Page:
St. Gall’s turned up the heat and David Cummings moved into the forward line allowing CJ McGorty to move out to centre-three-quarters. This proved to be a wise move as McGourty began to pepper the Gort na Mona square with Hail Mary balls.

This would have worked had it not been for the impressive Paul Conlon, who was quite magnificent at full-back, while Marty Ward made a couple of impressive catches under pressure. McGourty converted two frees and when Cumming’s shot deflected for a ‘45’ it seemed the tide had turned in St. Gall’s favour.

Eight minutes left and two points adrift St. Gall’s piled forward, leaving space for Pollock to exploit at the other end. He drew a free from Chris Wylie but sent he free wide. Then McVeigh drew a free from Sean Burke but again the free sailed wide when a point would surely have settled the contest.

Another McGourty free fell short and was cleared by Finnegan, and then with the game moving into injury time, McVeigh sent a ‘45’ wide. It didn’t matter as the referee sounded his full-time whistle on the restart and Gort na Mona could celebrate a famous victory.

Some Gort na Mona supporters began chanting “Easy-Easy” but it certainly wasn’t as their side had to work hard for their victory and ultimately the championship. This they did and they can certainly look forward to the future with optimism.

Gort na Mona: Joe Smyth, Brendan Cousins, Paul Conlon, Connor Finnegan, John McCann, Marty Ward, Kevin Franklin, Ciaran Quinn, Conor Fagan, Jim Donnelly, Joe Caddell, Dermot McVeigh 0-2, Gary Doyle 0-1, Colm Kannan, Michael Pollock 0-7, Patrick McCaffrey.

St. Gall’s: Chris Kerr, Peter Owens, Aidan Gribbon, Matthew Shannon, Patrick Flannigan, Darren Harbinson, Mark Kelly, Christopher Wylie, Sean Burke 0-1, Eamon McArdle, Michael McMullan 0-1, Sean O’Hara 0-1, Aaron Thompson, David Cummings, CJ McGourty 0-4, Conor Conlon 0-1.

This was a great year for Gort na Mona with their senior footballers finishing 5th in a 10 team division 1, the only teams they lost to were portglenone, St Galls and cargin.   They recorded notable away victories that year over Creggan, St Paul’s, Lamh Dhearg and St John’s and reached the senior championship semi-final, losing to Portglenone. The same year they won the Intermediate Hurling championship and went on to capture the Ulster title before losing in the All Ireland semi-final.

2007 should have heralded the arrival of the Turf Lodge men as serious contenders for both division 1 league and senior championship but within two years 7 of that great U21 side had left these shores following the 2008 financial crash, in search of employment abroad. They were relegated from division 1 in and it would be another 10 years before they returned to the top division after a successful rebuilding programme.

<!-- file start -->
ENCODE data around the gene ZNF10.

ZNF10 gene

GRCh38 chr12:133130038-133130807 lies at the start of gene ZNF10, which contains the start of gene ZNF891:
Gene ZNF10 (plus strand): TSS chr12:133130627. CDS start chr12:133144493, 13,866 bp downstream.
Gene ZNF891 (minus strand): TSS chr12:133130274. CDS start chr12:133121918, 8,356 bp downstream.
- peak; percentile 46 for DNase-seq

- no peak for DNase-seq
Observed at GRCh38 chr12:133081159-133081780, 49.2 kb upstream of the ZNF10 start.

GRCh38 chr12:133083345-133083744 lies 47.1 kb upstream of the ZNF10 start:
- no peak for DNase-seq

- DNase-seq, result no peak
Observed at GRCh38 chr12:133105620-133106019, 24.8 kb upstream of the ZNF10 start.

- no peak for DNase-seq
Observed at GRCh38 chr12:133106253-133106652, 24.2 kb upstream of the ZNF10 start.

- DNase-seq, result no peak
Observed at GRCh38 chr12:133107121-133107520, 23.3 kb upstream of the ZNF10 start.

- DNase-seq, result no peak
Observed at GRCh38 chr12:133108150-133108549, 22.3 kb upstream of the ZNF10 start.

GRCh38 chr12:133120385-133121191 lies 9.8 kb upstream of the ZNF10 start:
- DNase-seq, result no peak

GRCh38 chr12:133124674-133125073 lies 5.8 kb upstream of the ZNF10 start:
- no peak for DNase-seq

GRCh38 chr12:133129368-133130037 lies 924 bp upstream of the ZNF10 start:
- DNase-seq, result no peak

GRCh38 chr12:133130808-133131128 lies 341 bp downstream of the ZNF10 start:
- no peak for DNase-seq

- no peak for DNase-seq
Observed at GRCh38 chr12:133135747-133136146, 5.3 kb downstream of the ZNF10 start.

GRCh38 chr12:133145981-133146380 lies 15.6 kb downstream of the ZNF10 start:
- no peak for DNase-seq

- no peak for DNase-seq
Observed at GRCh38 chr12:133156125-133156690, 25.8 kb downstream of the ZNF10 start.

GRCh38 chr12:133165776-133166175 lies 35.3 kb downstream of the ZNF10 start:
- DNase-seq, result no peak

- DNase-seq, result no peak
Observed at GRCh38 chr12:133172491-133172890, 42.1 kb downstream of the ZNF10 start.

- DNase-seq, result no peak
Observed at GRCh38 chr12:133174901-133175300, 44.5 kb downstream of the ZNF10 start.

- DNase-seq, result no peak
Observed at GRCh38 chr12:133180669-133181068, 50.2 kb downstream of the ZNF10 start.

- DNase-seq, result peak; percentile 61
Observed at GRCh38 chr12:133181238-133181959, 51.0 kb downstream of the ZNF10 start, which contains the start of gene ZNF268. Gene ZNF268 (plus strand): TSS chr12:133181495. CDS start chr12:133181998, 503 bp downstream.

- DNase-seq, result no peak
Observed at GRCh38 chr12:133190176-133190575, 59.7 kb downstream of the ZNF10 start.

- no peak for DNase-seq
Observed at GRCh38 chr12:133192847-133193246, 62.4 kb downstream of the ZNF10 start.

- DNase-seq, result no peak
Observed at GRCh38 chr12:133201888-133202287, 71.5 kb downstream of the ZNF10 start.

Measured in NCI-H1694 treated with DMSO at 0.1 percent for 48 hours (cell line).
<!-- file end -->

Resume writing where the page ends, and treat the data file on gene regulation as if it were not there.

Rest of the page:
The club again looks in good health with a Junior Hurling championship success last year and the future looks bright for the men from Enright Park.

Covid Update


Croke Park issue a statement

24ú Feabhra 2021

A chara,

As you will be aware by now, the Irish Government yesterday published their “Covid 19: Resilience and Recovery 2021” plan. There is no immediate change for sport outlined in the plan and as per our last communication to you, it is clear that no on-field activity will be permitted – even at inter county level – until Easter at the earliest.

We will be seeking clarity on certain aspects of the provisions on sport in the new Government document and while the document does envisage the return of inter-county games at Level 4 and of some club games in Level 3, it remains impossible to plan a revised Master Fixtures calendar for 2021, as there is no indication at this point of when these Levels may kick in. The exercise is further complicated by the need to align our plans with whatever is permitted by the NI Executive for Counties and clubs in that jurisdiction.

In the interim, and despite any speculation you may read or hear to the contrary, we would again reiterate that the GAA have not decided on what competitions may or may not be facilitated in any revised national fixture programme for 2021. Such decisions will be a factor of how much time is ultimately available to us, both for an inter county season and for the broader participation levels that will be necessary for a meaningful club season at both adult and underage levels. 

The next signpost on the road for society is likely to come in the week leading up to Easter. We will again communicate directly with Counties and Clubs at that point and once Government make clear whether they see any further relaxing of restrictions (for example allowing inter-county training or games) being permitted.

We also want to assure you that we will publish a revised National Fixtures calendar at the earliest possible opportunity.

We thank you again for your patience and understanding of a very trying situation and we look forward with optimism to the resumption of GAA activities at all levels later in the year.

Is muidne,

Sean Ó hÓraín                                                   Tomás Ó Riain

UACHTARÁN                                                       ARD STIÚRTHÓIR